When it comes to sports drinks, for example, there is a lot of confusion around electrolytes – in terms of both what they are and how they can be replaced. What is an electrolyte? Can you get them from food? Are they easy to replace? Do most sports drinks contain them? Are they needed for exercise?
These are all common questions surrounding electrolytes, and there are plenty more when looking at sports drinks in general. There’s no need to worry if you’re also unsure on these things, but it is important for athletes – and runners in particular – to understand how to best hydrate.
What are electrolytes?
Electrolytes are essential minerals that we must get from the foods we eat and the fluids we drink. They are present in all body cells; from skin cells to brain and muscle cells. Amongst other things, they stimulate muscular contractions, control fluid balance and monitor hydration status – as well as how cells within our body communicate.
Are they important when exercising?
Even though we get electrolytes from our daily diet, when you exercise your requirements may increase because when you sweat you lose both water and electrolytes. If you don’t replace the water and electrolytes lost in sweat, dehydration can occur – losing as little as 2% of your body fluids can result in dehydration.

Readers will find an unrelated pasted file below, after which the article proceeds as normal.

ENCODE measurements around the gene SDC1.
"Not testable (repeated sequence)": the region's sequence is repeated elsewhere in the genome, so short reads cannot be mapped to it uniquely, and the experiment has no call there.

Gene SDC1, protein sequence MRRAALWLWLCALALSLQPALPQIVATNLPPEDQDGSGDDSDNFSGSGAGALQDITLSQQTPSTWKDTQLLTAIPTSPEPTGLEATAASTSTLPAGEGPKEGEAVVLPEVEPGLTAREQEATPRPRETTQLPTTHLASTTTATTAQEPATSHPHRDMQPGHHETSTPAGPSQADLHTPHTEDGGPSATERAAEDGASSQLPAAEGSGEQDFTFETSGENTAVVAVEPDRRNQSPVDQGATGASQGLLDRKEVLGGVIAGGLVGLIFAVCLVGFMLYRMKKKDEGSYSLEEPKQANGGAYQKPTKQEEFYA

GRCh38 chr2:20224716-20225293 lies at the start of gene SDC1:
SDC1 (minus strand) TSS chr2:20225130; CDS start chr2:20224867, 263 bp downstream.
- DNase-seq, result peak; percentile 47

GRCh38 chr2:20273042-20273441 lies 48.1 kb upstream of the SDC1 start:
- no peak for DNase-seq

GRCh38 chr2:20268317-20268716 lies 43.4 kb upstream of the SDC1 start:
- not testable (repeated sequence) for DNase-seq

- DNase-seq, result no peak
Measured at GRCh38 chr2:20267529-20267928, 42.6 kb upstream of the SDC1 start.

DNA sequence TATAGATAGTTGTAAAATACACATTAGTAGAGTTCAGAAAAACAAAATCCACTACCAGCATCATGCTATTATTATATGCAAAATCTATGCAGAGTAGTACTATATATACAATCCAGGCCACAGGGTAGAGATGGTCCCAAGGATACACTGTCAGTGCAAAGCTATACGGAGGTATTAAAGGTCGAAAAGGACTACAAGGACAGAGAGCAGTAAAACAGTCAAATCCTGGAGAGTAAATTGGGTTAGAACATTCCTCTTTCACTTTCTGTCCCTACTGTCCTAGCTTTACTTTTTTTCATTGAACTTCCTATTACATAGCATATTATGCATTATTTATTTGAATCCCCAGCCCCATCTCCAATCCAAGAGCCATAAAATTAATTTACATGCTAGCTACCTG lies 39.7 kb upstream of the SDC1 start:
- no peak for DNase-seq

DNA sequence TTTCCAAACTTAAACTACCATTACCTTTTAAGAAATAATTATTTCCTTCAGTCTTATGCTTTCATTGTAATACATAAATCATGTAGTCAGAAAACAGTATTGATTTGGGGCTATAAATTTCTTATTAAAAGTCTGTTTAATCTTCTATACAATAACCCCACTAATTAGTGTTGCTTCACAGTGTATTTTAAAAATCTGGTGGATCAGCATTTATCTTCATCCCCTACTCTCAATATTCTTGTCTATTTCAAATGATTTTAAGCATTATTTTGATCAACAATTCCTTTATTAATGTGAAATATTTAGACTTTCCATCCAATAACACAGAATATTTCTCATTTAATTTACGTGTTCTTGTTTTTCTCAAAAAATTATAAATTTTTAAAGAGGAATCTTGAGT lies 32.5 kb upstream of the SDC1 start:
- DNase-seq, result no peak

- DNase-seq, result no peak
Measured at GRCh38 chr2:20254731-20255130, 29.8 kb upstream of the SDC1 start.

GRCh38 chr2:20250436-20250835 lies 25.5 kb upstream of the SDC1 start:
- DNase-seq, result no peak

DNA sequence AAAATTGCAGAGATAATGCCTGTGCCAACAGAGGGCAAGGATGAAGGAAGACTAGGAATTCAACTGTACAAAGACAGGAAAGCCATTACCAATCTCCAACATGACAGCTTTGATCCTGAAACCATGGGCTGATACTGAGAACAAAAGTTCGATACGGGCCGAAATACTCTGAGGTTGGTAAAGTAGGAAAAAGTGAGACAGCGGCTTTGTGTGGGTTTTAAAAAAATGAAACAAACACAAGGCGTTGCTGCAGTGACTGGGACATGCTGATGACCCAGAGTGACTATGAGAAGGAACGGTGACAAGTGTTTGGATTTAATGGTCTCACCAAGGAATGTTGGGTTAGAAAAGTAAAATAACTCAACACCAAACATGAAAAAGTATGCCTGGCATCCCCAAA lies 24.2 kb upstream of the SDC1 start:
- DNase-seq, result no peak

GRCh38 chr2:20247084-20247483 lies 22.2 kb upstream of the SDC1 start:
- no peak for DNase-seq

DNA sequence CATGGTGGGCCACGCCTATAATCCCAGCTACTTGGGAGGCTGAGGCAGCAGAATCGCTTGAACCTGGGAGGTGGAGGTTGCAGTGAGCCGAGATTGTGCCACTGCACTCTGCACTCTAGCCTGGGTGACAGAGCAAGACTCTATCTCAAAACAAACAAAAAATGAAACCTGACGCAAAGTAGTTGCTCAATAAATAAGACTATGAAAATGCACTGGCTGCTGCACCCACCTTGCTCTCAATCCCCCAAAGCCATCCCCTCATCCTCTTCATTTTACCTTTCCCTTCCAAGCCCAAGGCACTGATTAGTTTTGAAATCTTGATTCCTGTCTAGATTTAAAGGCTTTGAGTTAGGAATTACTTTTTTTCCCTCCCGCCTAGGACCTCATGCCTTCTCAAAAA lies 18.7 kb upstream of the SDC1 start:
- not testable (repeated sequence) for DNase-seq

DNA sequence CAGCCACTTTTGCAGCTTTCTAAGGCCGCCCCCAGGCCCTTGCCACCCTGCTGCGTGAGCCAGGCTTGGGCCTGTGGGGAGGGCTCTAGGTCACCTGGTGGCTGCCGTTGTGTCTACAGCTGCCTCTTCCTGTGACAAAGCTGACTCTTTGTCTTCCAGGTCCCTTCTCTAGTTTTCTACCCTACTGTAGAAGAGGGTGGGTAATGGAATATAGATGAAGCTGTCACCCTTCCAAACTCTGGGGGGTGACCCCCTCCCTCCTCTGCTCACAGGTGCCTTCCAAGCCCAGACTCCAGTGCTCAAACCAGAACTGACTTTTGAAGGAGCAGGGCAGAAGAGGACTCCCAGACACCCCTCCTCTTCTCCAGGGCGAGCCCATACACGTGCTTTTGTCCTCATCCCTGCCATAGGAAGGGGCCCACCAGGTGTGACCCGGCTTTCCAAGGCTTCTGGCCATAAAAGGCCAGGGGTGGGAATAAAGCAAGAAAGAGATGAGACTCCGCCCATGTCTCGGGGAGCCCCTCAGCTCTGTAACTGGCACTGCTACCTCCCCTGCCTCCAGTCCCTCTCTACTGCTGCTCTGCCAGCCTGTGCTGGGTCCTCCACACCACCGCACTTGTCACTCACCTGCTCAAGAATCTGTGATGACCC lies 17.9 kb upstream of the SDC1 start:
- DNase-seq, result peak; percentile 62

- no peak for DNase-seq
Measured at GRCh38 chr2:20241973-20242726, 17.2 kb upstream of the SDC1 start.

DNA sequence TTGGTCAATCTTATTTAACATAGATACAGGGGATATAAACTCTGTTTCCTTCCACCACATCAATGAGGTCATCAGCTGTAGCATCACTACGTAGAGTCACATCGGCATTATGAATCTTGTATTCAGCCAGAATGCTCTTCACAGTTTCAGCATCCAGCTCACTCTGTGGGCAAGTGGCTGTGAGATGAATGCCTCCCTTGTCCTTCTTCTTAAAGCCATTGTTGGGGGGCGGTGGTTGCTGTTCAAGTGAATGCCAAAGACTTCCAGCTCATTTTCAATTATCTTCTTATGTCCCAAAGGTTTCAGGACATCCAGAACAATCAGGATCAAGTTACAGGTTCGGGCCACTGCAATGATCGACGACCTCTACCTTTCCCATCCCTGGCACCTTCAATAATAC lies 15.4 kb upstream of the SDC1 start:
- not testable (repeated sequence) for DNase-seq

If you become dehydrated during exercise, your heart beats faster, your muscles become less efficient and you may experience headaches. In other words, you don’t feel at your best and exercise becomes harder. Therefore, drinking and replacing electrolytes are important when exercising.
How quickly do we lose them?
It depends on your diet and your body composition, as we are all different and lose different amounts of fluid & electrolytes during exercise. It also depends on the type of exercise you’re doing, the environment and conditions you’re in, and also the temperature – these can all impact on how much you sweat.
How do electrolytes actually help?
The electrolytes present in our bodies, and consumed in our diets, are: sodium, chloride, calcium, magnesium, potassium, bicarbonate and sulphate. These are lost in very small quantities, though, and sodium and chloride are the main electrolytes lost in sweat. Calcium is important for muscle function whilst Magnesium helps keep you from feeling tired and fatigued.
What foods can they be found in?
Sodium is found in table salt and every day foods and drinks, so that’s pretty easy to include in your diet. Chloride is another mineral found in table salt, as well as things like vegetables. Magnesium is a mineral found in leafy greens and nuts, and calcium – a better-known mineral for bone health – is found in your usual dairy products.